Well It ain't Hubble...but?

stubeeef

macrumors 68030
Original poster
Aug 10, 2004
2,702
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Link
STOCKHOLM, Sweden - NASA launched a scientific helium balloon from northern Sweden on Sunday with a telescope for studies of star formation, a spokesman for the Esrange launch pad said.

The launch is the first in a series of giant balloons which NASA has organized to transport bulky payloads — such as astronomical telescopes — used in astrophysical experiments and research on cosmic radiation.

The westward flight from Esrange to Alaska will test NASA's new long-lasting balloon vehicle and carries a 5,940-pound telescope at an altitude of 25 miles for six to nine days.
I guess that at 130,000 or so feet up the atmosphere becomes fairly stable, but this just does't seem to be stable enough to me. Goes to show how wrong I must be. The article didn't discuss recovery of the telescope though.
 

James Philp

macrumors 65816
Mar 5, 2005
1,494
0
Oxford/London
Stu, have you been perusing the NASA site or what dude? This is the second thread you've started on this space crap in like 2 minutes! :rolleyes:

BTW the first man "in space" was said to be this guy who went up in a giant helium ballon and got so high up he could see space and the atmosphere and stuff - apparently a glove seal was loose and his hand froze or summit.
The craziest thing though was the fact that to get back to earth he sky-dived! It was like 120000 feet or summit!

EDIT: Found a link to something like the story I was trying to tell:
http://www.centennialofflight.gov/essay/Lighter_than_air/Balloons_and_Space/LTA17.htm
The 140 live drops culminated on December 11, 1959, when Captain J.W. Kittinger made the highest jump ever, 102,000 feet (31,090 meters) up, from the Excelsior II balloon. Kittinger landed safely on the ground after falling almost 20 miles (31 kilometers) thanks to the multistage chute. However, the chute was never adopted by military pilots.
...
At a volume of 10 million cubic feet (283,169 cubic meters), Strato-lab V was the largest human-piloted balloon ever flown and set an altitude record that still stands—113,740 feet (34,668 meters). The pilots wore suits being tested for the Mercury astronauts. Lieutenant Commander Victor Prather drowned in his heavy suit when he slipped from the rescue helicopter harness.
 

Dont Hurt Me

macrumors 603
Dec 21, 2002
6,056
6
Yahooville S.C.
Hubble is the greatest telescope ever bar none. I'm so glad Griffin is cleaning the house at NASA. They were lost. This is cool but ain't as cool as Hubble. Temple 1 is coming and guess who's going to be taking a nice look. That's right our favorite, Hubble.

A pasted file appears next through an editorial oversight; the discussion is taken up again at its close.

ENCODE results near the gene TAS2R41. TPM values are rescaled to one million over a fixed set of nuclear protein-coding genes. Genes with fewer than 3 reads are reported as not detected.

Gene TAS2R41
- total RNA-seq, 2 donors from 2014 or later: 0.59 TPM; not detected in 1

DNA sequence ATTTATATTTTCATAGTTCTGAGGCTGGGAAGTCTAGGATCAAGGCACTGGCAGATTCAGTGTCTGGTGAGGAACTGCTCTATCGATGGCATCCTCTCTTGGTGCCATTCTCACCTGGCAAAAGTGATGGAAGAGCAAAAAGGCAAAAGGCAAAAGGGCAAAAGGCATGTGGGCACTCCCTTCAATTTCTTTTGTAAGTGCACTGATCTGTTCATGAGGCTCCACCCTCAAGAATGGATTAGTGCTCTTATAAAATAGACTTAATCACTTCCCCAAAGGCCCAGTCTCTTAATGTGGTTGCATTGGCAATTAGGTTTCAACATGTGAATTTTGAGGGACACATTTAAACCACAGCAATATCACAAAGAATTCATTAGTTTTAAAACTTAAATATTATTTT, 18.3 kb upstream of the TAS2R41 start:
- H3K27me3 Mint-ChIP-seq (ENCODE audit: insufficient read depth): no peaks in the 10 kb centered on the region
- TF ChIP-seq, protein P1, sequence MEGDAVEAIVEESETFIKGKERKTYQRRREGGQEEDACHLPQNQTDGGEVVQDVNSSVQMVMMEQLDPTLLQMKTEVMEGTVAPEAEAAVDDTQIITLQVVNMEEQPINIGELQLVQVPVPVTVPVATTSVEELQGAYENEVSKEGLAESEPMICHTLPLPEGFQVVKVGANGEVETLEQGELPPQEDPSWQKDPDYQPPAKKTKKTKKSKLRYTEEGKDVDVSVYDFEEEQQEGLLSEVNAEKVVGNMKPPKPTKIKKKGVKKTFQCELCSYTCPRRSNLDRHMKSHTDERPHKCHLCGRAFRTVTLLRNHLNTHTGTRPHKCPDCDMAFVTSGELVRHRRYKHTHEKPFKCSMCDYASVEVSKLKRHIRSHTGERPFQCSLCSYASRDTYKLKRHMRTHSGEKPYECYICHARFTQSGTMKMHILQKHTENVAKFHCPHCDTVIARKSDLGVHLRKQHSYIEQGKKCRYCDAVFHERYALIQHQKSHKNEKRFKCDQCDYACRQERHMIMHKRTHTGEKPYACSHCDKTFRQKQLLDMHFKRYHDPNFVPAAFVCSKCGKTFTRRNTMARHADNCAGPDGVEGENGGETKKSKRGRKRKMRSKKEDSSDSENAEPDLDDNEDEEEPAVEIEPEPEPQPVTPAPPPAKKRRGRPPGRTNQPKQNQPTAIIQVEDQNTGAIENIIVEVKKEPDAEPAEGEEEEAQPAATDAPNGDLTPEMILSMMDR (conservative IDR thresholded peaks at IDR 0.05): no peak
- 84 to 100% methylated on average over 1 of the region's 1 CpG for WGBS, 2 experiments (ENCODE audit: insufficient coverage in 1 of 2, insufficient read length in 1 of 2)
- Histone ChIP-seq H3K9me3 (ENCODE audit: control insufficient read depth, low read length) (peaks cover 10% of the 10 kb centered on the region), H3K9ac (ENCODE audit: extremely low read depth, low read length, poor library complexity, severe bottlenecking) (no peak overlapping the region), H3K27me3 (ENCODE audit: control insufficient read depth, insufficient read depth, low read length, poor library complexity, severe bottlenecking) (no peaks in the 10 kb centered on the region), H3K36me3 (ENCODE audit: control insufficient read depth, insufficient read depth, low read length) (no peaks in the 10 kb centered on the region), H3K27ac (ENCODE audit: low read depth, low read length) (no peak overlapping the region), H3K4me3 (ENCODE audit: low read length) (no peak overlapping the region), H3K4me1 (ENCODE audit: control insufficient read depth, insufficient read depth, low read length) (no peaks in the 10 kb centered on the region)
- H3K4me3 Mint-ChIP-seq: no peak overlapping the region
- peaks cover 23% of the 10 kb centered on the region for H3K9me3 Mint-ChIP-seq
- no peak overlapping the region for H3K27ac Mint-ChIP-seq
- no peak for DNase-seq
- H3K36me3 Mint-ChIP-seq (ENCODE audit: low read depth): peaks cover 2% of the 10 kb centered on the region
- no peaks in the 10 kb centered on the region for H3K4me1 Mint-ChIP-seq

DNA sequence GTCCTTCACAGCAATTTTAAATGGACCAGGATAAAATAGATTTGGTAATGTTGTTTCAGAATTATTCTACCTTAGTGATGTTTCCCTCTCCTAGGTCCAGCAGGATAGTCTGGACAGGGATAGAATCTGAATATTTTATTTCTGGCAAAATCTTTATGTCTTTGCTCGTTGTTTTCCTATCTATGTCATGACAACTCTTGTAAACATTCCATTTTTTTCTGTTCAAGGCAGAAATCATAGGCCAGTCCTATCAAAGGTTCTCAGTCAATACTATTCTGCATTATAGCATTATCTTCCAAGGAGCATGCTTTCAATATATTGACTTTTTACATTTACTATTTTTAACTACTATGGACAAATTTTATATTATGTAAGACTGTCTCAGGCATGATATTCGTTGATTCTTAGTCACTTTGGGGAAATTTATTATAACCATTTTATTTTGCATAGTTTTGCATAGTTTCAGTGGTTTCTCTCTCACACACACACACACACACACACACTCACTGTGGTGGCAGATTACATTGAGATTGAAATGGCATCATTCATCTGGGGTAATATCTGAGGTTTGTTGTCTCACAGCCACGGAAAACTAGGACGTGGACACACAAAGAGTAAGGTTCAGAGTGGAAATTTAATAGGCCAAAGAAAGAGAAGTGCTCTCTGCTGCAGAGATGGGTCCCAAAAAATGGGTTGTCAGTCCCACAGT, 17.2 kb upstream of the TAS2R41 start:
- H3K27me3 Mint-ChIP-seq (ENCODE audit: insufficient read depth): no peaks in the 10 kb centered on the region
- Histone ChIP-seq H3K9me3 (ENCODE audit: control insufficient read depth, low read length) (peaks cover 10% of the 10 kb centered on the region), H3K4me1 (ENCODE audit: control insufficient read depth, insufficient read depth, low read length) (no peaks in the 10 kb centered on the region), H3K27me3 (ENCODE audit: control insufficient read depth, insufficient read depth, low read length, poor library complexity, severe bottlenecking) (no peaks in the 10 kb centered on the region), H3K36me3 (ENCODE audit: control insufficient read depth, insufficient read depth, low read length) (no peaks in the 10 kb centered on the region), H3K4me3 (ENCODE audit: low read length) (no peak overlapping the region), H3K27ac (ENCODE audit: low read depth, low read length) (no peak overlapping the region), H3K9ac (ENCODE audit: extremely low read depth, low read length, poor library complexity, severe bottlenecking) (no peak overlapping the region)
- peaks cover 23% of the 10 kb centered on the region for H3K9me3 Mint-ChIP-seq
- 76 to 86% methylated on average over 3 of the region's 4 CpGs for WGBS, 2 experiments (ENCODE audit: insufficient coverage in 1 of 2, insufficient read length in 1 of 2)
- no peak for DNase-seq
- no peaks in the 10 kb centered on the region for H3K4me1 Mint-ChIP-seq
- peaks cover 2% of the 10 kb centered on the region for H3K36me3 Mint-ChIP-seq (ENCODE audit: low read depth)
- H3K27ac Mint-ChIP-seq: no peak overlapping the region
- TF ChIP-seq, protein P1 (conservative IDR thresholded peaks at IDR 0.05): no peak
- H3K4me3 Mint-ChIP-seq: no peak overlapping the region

wwooden

macrumors 68000
Jul 26, 2004
1,995
145
Burlington, VT
I can't wait until they put a telescope on the dark side of the moon, the images will be amazingly clear and there won't be any interference from earth. That's when we'll really start to see some amazing pictures.
 

jadam

macrumors 6502a
Jan 23, 2002
699
1
wwooden said:
I can't wait until they put a telescope on the dark side of the moon, the images will be amazingly clear and there won't be any interference from earth. That's when we'll really start to see some amazing pictures.

It wouldn't make much a difference from where hubble is currently located.
 

wwooden

macrumors 68000
Jul 26, 2004
1,995
145
Burlington, VT
Maybe not so much for telescopes, but for other detectors that could potentially have interference from Earth from radio and other forms of waves being on the dark side of the moon will change everything.
 

MacSA

macrumors 68000
Jun 4, 2003
1,804
5
UK
James Philp said:
BTW the first man "in space" was said to be this guy who went up in a giant helium ballon and got so high up he could see space and the atmosphere and stuff - apparently a glove seal was loose and his hand froze or summit.
The craziest thing though was the fact that to get back to earth he sky-dived! It was like 120000 feet or summit!
Not true.

The boundary between Earth and space is considered to be at around 60km, the 30km reached by Kittinger is obviousely WAY short of that. And even 60km isnt that far - sub-orbital.
 

bartelby

macrumors Core
Jun 16, 2004
19,794
4
For the X Prize participants had to exceed 100km (62 miles or 328,000 ft) twice in 14 days.

So I guess that's the normal definition of space...
 

MacSA

macrumors 68000
Jun 4, 2003
1,804
5
UK
bartelby said:
For the X Prize participants had to exceed 100km (62 miles or 328,000 ft) twice in 14 days.

So I guess that's the normal definition of space...
Yes, you're right, I meant to say 60 miles not km.